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The Annals of pharmacotherapy

Mitiglinide: a novel agent for the treatment of type 2 diabetes mellitus.


PMID 20841518

Abstract

To review the pharmacology, pharmacokinetics, efficacy, and safety of mitiglinide, a rapid-acting insulin secretion-stimulating agent to determine its potential role in therapy for the treatment of type 2 diabetes mellitus. A MEDLINE search (1966-May 2010) was conducted for English-language, human studies using the terms mitiglinide, KAD 1229, S 21403, and meglitinide analogs. Abstracts presented at the American Association and European Association for the Study of Diabetes annual meetings from 2005 to 2009 were also evaluated for relevant data. Articles pertinent to the pharmacology, pharmacokinetics, efficacy, and safety of mitiglinide were reviewed. Mitiglinide has been shown through small clinical studies (N <400) to modestly decrease hemoglobin A(1c), postprandial hyperglycemia, and oxidative stress and inflammatory markers associated with postprandial hyperglycemia. Mitiglinide exerts its hypoglycemic activity by closing adenosine triphosphate (ATP)-sensitive potassium channels in the β-islet cells of the pancreas. This agent has a rapid onset and short duration of action, mimicking a physiologic pattern of insulin release in nondiabetic people. Studies suggest a starting dose of 5 mg 3 times daily with meals and a maximum dose of 20 mg 3 times daily. Overall, mitiglinide is well tolerated, with the most common adverse effect being hypoglycemia. Mitiglinide is the third agent in the class of meglitinides that targets postprandial hyperglycemia. Because of a more intensive dosing regimen, potential cost, and lack of studies assessing the clinical impact of mitiglinide therapy on oxidative stress and inflammatory markers secondary to postprandial hyperglycemia, we cannot recommend this therapy over currently approved therapies.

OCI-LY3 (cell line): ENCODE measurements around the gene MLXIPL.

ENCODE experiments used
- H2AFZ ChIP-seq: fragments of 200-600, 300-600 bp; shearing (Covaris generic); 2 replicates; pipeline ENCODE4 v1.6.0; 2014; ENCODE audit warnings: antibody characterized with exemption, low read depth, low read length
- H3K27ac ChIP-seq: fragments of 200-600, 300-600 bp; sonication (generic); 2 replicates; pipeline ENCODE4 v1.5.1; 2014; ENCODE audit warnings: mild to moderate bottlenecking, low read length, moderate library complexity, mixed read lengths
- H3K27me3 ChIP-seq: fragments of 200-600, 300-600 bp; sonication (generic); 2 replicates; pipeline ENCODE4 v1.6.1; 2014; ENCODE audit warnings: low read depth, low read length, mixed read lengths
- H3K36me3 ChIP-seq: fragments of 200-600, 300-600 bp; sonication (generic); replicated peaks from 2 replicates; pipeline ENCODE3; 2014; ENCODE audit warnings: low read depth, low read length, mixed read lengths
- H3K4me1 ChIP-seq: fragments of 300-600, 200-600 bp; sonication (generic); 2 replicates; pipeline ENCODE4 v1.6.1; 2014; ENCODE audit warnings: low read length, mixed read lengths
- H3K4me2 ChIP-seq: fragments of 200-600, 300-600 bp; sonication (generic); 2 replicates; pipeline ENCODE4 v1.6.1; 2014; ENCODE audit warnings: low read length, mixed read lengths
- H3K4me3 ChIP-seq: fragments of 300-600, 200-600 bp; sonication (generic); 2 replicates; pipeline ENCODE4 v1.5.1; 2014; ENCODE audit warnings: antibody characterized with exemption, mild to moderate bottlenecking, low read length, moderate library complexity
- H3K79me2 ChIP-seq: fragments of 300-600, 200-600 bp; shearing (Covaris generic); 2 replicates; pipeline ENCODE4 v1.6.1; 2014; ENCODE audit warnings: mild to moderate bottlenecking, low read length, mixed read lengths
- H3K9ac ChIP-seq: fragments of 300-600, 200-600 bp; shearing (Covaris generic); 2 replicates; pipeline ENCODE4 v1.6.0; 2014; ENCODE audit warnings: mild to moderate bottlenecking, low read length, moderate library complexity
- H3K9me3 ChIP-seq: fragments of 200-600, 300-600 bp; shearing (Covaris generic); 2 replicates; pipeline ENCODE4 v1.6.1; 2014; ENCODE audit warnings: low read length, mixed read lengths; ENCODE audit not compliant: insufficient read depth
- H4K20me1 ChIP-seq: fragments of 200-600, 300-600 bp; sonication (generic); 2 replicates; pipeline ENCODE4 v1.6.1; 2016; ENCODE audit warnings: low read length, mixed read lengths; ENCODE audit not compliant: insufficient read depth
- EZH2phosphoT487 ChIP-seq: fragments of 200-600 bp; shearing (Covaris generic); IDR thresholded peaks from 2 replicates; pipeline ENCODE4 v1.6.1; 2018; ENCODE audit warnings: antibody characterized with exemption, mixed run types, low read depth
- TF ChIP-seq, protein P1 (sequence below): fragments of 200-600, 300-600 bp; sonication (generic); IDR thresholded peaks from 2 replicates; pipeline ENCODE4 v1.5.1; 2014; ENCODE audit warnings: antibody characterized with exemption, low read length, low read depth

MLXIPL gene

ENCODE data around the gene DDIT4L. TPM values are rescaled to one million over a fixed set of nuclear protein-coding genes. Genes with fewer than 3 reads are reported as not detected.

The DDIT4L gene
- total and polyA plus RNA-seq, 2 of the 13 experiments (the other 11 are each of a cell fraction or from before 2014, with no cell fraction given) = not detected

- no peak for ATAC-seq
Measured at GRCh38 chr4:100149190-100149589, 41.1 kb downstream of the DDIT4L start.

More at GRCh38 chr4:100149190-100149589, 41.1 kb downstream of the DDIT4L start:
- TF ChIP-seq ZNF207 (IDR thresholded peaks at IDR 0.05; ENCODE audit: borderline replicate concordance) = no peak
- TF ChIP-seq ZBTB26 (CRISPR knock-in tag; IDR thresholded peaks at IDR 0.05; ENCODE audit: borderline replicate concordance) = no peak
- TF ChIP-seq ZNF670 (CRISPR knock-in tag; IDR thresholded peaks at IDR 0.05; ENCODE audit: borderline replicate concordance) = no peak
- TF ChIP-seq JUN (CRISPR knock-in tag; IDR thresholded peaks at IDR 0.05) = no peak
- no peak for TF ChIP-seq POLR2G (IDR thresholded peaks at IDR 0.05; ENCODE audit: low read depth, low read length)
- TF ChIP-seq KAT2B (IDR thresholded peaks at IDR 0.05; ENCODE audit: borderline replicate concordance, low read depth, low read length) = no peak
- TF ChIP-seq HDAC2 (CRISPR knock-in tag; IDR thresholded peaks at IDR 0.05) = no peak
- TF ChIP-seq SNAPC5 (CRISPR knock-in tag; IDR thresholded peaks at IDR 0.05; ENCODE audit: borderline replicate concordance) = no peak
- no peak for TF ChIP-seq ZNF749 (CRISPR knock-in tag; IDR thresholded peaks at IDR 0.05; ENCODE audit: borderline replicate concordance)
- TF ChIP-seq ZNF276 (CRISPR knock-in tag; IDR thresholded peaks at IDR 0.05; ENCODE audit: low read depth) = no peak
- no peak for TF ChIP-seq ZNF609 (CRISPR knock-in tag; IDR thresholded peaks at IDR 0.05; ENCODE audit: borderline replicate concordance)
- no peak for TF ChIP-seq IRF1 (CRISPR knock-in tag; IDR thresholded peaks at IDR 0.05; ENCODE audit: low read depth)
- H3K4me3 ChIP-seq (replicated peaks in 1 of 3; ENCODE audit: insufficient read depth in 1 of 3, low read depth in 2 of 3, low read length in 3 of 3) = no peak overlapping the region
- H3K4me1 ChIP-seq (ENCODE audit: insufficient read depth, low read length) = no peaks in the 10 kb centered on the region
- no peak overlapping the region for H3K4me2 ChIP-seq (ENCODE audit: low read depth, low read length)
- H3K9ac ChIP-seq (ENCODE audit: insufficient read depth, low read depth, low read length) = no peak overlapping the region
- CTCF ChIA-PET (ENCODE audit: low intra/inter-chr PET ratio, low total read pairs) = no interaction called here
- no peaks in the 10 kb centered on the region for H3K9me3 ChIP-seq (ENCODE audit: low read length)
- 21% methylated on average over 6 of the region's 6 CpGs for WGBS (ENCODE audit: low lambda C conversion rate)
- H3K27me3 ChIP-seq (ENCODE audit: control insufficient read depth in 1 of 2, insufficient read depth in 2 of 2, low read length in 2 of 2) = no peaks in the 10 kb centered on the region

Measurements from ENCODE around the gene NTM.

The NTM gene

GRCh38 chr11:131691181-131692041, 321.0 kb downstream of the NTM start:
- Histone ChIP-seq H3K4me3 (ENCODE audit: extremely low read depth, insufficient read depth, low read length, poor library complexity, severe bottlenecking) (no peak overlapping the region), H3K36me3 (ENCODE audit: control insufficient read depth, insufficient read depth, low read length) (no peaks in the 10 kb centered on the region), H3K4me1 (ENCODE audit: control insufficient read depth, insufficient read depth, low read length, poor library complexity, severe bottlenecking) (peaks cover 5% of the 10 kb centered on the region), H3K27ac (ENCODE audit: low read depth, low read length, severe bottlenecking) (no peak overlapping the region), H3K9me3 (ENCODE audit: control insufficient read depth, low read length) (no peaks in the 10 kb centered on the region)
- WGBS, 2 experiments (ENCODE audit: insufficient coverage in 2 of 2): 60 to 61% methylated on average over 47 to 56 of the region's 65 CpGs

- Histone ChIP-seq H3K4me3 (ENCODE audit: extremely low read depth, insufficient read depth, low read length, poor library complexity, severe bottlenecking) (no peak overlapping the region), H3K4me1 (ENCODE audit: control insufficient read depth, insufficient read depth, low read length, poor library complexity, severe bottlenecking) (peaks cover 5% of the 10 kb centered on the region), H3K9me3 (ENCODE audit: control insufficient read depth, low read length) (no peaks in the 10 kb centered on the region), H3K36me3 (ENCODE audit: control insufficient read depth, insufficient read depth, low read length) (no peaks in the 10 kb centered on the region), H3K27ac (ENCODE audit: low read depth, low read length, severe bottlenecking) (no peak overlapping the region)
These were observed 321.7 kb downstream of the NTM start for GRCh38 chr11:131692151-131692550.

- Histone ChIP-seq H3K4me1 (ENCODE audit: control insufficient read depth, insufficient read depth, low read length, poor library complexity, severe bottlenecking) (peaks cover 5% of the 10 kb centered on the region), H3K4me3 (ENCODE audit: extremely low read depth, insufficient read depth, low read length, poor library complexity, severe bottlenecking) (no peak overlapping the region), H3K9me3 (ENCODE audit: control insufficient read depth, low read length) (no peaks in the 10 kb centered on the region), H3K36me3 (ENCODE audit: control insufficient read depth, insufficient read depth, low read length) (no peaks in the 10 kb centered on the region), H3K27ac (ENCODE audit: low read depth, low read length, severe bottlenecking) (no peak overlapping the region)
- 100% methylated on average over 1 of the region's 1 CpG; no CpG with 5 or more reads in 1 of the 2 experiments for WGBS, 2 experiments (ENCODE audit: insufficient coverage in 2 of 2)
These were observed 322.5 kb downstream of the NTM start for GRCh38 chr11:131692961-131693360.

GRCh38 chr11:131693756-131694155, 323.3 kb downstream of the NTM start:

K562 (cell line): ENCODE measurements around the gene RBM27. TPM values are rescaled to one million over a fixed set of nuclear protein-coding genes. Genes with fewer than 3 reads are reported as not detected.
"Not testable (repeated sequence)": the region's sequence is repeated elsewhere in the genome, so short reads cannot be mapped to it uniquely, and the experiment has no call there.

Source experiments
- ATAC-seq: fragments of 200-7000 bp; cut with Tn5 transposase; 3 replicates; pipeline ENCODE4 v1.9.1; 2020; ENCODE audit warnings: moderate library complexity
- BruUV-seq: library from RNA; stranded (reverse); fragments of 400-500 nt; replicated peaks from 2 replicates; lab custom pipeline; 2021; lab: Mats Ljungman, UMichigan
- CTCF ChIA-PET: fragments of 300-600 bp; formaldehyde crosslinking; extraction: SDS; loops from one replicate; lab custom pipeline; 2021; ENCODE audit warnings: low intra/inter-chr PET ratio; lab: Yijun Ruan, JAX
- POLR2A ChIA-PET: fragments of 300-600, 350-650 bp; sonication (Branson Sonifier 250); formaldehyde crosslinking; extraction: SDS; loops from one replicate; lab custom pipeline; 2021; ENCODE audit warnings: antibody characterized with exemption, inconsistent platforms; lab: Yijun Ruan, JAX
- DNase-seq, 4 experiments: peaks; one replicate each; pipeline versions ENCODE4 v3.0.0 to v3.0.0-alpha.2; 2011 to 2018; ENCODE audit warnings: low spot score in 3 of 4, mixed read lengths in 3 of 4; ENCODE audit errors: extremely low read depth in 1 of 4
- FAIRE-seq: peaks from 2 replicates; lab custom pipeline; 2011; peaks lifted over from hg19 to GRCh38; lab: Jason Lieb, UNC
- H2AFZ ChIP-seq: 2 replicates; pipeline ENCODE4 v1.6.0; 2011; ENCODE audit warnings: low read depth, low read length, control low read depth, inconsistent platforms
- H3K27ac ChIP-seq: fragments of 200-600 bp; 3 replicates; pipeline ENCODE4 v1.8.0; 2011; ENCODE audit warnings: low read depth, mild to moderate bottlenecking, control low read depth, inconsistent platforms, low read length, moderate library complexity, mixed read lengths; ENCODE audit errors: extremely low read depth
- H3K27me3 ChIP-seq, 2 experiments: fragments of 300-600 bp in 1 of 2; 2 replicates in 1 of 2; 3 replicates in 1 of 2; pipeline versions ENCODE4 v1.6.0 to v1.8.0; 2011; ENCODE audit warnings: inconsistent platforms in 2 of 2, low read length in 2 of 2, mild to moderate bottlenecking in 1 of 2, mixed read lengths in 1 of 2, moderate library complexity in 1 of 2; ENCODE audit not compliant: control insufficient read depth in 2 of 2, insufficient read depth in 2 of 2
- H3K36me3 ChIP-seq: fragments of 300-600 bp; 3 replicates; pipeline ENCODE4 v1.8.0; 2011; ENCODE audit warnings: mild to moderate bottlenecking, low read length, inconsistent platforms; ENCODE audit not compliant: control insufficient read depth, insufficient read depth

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SML0234
Mitiglinide calcium, ≥98% (HPLC)
C19H24NO3·0.5Ca